Liberator of ladies' hair Vidal Sassoon dies at 84
LOS ANGELES (AP) — Vidal Sassoon used his hairstyling shears to free women from beehives and hot rollers and give them wash-and-wear cuts that made him an international name in hair care.
When he came on the scene in the 1950s, hair was high and heavy — typically curled, teased, piled and shellacked into place. Then came the 1960s, and Sassoon's creative cuts, which required little styling and fell into place perfectly every time, fit right in with the fledgling women's liberation movement.
"His timing was perfect: As women's hair was liberated, so were their lives," Allure magazine Editor-in-Chief Linda Wells told The Associated Press in a written statement. "Sassoon was one of the original feminists."
Sassoon was at his home in Los Angeles with his family when he died Wednesday at age 84, police spokesman Kevin Maiberger said. Maiberger said police were summoned to the home but found that Sassoon had died of natural causes, and authorities wouldn't investigate further.
His exact cause of death was unclear, but publicist Mark Sejvar said Sassoon had leukemia for several years.
"Vidal Sassoon was the most famous hairstylist in the history of the world," said John Paul DeJoria, a close friend of Sassoon and CEO of John Paul Mitchell Systems, a company he co-founded with the late Paul Mitchell, a Sassoon protege. "Good hairstylists never die. Vidal Sassoon and Paul Mitchell will always live on."
DeJoria said Sassoon had been scheduled to sit at his table for a fundraiser Monday night but called to cancel, saying "his body was feeling just a little bit too tired and he would be there in spirit."
Sassoon opened his first salon in his native London in 1954 but said he didn't perfect his cut-is-everything approach until the mid-'60s. Once the wash-and-wear concept hit, though, it hit big, and many women retired their curlers for good.
His shaped cuts were an integral part of the "look" of Mary Quant, the superstar British fashion designer who popularized the miniskirt.
"My idea was to cut shape into the hair, to use it like fabric and take away everything that was superfluous," Sassoon said in 1993 in the Los Angeles Times, which first reported his death. "Women were going back to work, they were assuming their own power. They didn't have time to sit under the dryer anymore."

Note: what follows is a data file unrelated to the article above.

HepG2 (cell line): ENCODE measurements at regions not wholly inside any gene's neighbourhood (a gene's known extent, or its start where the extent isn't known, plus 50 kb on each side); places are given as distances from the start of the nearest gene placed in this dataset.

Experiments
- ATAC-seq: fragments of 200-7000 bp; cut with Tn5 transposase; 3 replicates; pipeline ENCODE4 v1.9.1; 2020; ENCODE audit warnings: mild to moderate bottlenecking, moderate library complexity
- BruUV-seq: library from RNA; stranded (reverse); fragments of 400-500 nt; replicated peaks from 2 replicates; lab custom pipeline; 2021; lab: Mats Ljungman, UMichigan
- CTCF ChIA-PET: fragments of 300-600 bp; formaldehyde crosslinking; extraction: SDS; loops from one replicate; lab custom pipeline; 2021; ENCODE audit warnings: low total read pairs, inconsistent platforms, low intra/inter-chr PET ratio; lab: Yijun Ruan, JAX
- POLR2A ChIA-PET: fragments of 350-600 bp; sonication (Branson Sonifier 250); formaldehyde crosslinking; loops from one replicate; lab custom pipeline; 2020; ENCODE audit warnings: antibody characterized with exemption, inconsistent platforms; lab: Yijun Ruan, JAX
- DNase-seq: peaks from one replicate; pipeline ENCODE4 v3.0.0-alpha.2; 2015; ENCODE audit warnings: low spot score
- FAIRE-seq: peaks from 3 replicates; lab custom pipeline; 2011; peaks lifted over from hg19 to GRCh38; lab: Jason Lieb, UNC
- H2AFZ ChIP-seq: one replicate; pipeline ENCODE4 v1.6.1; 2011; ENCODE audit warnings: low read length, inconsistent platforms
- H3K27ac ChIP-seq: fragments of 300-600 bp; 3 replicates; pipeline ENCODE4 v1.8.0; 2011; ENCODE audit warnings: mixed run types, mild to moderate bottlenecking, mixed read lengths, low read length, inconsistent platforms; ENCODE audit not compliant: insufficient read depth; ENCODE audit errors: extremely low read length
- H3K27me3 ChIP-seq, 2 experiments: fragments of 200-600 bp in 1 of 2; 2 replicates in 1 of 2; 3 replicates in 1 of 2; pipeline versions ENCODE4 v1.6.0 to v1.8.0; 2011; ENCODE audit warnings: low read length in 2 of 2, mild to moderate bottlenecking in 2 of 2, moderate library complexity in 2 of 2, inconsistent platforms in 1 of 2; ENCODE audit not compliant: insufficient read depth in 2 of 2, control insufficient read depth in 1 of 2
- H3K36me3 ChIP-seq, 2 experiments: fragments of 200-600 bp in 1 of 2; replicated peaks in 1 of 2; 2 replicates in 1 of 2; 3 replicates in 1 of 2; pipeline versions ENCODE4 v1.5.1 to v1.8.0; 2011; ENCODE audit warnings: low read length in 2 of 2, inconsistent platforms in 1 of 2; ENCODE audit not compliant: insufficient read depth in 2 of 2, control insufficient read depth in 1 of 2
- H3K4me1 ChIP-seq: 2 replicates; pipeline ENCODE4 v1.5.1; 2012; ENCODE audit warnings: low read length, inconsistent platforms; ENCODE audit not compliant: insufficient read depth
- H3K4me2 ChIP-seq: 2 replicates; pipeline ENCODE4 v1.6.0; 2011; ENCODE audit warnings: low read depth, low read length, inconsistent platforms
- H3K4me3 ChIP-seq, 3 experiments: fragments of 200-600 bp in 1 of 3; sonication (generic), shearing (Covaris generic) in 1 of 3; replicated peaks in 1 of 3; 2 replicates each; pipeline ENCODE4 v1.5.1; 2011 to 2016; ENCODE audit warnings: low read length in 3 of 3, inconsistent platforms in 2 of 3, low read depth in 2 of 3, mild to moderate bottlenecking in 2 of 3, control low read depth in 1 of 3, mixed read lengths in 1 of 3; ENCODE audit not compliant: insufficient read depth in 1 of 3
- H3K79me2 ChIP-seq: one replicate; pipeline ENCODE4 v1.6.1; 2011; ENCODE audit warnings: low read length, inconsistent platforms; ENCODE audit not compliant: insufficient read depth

His wash-and-wear styles included the bob, the Five-Point cut and the "Greek Goddess," a short, tousled perm — inspired by the "Afro-marvelous-looking women" he said he saw in New York's Harlem.
Paul Mitchell's son Angus Mitchell, co-owner of John Paul Mitchell systems and a prominent hairstylist in his own right, said Sassoon's simple-but-dynamic system forever changed the business because it could be replicated anywhere.
"Vidal was like Christopher Columbus," Angus Mitchell, who studied under Sassoon, told the AP in a phone interview Wednesday. "He discovered that the world was round with his cutting system. It was the first language that people could follow."
Celebrity stylist and Madison Avenue salon owner Oscar Blandi said Sassoon made him fall in love with the hair business and showed him the "true art of styling."
"He truly changed the world of hair and beauty," Blandi said in an email. "He was definitely the most innovative person ever to enter the industry. He led the way for the celebrity stylists of today."
Many of those celebrity stylists were tweeting tributes as word spread.
"My great day turned into a devastating day," Tabatha Coffey of the Bravo reality TV series "Tabatha Takes Over" said on her Twitter account. "RIP Vidal Sassoon thank you for all you have done for our industry and for me."
Hairstylist Frederic Fekkai, who has his own chain of salons and collection of namesake products, called Sassoon "an extraordinary man."
"He was an artist — a talent and a visionary," Fekkai said. "He paved the way to introduce contemporary hairstyles and made an incredible impact on the fashion and beauty communities. ... The world has lost not only an icon but a kind man."
Sassoon often worked in the 1960s with American designer Rudi Gernreich, who became a household name in 1964 with his much-publicized (but seldom-worn) topless bathing suit.